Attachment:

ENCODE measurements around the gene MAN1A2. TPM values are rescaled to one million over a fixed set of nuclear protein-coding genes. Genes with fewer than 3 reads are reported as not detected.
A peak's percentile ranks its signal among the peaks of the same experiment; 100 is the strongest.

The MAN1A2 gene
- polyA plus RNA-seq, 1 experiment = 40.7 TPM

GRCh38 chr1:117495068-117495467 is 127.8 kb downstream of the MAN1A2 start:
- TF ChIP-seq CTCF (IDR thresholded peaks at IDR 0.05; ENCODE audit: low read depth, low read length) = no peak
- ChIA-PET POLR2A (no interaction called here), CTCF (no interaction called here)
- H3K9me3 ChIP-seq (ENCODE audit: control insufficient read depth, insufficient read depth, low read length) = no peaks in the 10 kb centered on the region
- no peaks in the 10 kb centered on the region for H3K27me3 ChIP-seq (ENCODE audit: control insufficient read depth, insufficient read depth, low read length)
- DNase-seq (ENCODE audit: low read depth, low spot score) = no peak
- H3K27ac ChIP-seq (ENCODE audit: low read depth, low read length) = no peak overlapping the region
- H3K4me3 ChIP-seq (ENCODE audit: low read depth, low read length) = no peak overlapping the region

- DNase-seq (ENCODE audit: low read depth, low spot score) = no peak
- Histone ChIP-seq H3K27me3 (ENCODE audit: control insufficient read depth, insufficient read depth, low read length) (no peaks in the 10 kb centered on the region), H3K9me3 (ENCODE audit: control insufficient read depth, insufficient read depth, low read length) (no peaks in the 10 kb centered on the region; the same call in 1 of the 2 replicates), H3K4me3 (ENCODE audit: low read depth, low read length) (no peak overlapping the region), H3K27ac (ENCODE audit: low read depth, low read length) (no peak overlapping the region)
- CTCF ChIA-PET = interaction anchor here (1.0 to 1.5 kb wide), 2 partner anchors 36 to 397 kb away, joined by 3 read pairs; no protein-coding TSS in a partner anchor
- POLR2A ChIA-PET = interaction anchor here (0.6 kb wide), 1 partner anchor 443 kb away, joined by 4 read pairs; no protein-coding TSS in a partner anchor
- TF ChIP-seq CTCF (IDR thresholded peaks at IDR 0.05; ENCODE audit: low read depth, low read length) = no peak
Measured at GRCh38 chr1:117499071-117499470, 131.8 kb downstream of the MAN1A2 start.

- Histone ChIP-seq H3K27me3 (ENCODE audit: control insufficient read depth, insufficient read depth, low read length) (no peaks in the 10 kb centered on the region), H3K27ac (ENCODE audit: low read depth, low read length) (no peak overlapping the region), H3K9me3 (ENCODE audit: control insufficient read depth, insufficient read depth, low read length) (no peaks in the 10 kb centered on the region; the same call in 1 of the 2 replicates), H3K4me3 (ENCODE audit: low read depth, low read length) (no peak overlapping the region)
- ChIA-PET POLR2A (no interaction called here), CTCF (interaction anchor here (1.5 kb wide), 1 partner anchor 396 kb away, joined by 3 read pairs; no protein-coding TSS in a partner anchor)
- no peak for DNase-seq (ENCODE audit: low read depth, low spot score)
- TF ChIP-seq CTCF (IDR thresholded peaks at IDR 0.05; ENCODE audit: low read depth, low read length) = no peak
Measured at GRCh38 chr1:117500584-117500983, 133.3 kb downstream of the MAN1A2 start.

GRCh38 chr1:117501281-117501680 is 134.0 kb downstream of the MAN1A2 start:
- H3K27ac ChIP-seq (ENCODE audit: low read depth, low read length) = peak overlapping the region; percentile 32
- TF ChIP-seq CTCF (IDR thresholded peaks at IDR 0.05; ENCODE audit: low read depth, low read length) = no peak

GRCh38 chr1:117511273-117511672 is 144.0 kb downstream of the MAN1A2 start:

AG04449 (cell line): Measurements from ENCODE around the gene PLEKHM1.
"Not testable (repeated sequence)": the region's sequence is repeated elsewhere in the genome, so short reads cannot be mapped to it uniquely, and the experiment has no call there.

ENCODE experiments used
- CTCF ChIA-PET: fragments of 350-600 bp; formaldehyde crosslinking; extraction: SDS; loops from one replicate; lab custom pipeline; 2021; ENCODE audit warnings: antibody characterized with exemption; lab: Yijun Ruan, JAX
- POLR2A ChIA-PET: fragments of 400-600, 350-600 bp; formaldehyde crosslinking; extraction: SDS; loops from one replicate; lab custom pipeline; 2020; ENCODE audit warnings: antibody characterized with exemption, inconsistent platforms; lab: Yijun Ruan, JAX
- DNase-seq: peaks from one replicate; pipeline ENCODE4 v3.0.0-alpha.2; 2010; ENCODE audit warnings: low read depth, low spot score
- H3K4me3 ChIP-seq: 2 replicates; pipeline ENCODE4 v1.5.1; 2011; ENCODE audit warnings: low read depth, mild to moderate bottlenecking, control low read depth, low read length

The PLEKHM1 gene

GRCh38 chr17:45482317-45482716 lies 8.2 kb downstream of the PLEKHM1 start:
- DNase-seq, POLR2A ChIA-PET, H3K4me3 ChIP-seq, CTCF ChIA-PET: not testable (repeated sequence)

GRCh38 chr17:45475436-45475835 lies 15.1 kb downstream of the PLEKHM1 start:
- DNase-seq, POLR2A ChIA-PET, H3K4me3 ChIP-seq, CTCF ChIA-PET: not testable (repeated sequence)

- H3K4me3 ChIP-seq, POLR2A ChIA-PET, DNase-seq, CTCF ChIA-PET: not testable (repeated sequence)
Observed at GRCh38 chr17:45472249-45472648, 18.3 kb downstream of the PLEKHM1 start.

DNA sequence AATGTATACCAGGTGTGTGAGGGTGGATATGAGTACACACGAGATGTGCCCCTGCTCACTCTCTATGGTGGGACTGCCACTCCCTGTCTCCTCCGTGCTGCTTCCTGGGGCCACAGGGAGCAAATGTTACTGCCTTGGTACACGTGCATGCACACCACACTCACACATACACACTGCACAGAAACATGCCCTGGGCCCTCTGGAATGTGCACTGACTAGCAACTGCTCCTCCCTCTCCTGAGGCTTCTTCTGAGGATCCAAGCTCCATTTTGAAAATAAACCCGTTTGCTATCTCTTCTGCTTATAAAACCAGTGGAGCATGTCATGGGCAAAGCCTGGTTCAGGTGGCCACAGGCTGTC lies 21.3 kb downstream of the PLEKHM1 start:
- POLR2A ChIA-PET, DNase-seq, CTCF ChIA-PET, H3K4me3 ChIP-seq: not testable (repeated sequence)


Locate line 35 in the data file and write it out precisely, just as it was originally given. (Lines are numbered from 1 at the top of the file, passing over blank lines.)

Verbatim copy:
The PLEKHM1 gene